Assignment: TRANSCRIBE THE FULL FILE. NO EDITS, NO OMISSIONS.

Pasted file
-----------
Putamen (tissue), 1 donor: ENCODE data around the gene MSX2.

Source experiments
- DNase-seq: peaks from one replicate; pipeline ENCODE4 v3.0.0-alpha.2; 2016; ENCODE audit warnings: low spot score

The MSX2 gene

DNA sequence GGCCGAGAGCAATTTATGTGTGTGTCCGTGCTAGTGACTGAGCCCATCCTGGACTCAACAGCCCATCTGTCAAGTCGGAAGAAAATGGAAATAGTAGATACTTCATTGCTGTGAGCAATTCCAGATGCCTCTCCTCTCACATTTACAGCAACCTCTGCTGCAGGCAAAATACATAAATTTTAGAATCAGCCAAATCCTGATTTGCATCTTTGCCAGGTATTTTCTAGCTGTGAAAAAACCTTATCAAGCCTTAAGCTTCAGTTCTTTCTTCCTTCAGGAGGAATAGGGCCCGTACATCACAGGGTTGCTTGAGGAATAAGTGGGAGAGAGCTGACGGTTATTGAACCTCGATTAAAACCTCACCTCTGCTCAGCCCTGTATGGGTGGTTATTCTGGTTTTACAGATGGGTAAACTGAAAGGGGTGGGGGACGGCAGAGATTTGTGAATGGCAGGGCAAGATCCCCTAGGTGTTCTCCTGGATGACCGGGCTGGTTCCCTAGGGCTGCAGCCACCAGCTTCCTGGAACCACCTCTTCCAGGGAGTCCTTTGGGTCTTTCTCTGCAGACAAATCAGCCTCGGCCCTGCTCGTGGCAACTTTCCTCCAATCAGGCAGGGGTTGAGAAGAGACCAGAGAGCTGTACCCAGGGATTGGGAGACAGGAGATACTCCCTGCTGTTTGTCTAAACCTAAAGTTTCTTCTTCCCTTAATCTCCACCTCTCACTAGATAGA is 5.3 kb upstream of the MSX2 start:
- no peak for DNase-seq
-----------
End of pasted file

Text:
Putamen (tissue), 1 donor: ENCODE data around the gene MSX2.

Source experiments
- DNase-seq: peaks from one replicate; pipeline ENCODE4 v3.0.0-alpha.2; 2016; ENCODE audit warnings: low spot score

The MSX2 gene

DNA sequence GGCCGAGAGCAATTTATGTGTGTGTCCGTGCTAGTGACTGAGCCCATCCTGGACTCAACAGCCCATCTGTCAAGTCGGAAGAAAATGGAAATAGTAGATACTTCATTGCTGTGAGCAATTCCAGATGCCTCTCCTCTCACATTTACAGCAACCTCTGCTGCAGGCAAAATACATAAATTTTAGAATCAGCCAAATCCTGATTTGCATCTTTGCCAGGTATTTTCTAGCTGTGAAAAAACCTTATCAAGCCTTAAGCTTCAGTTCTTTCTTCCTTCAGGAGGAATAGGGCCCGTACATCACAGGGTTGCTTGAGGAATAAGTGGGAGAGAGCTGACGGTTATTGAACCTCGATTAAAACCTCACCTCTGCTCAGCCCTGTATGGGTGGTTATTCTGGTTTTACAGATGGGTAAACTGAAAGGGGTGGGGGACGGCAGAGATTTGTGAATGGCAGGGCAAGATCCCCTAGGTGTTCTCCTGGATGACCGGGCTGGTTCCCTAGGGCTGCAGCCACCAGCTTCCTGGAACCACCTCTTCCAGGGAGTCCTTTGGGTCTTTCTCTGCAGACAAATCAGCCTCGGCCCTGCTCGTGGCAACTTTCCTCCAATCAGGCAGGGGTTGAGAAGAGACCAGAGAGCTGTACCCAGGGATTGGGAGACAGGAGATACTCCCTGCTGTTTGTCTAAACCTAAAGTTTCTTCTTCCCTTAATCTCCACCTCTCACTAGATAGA is 5.3 kb upstream of the MSX2 start:
- no peak for DNase-seq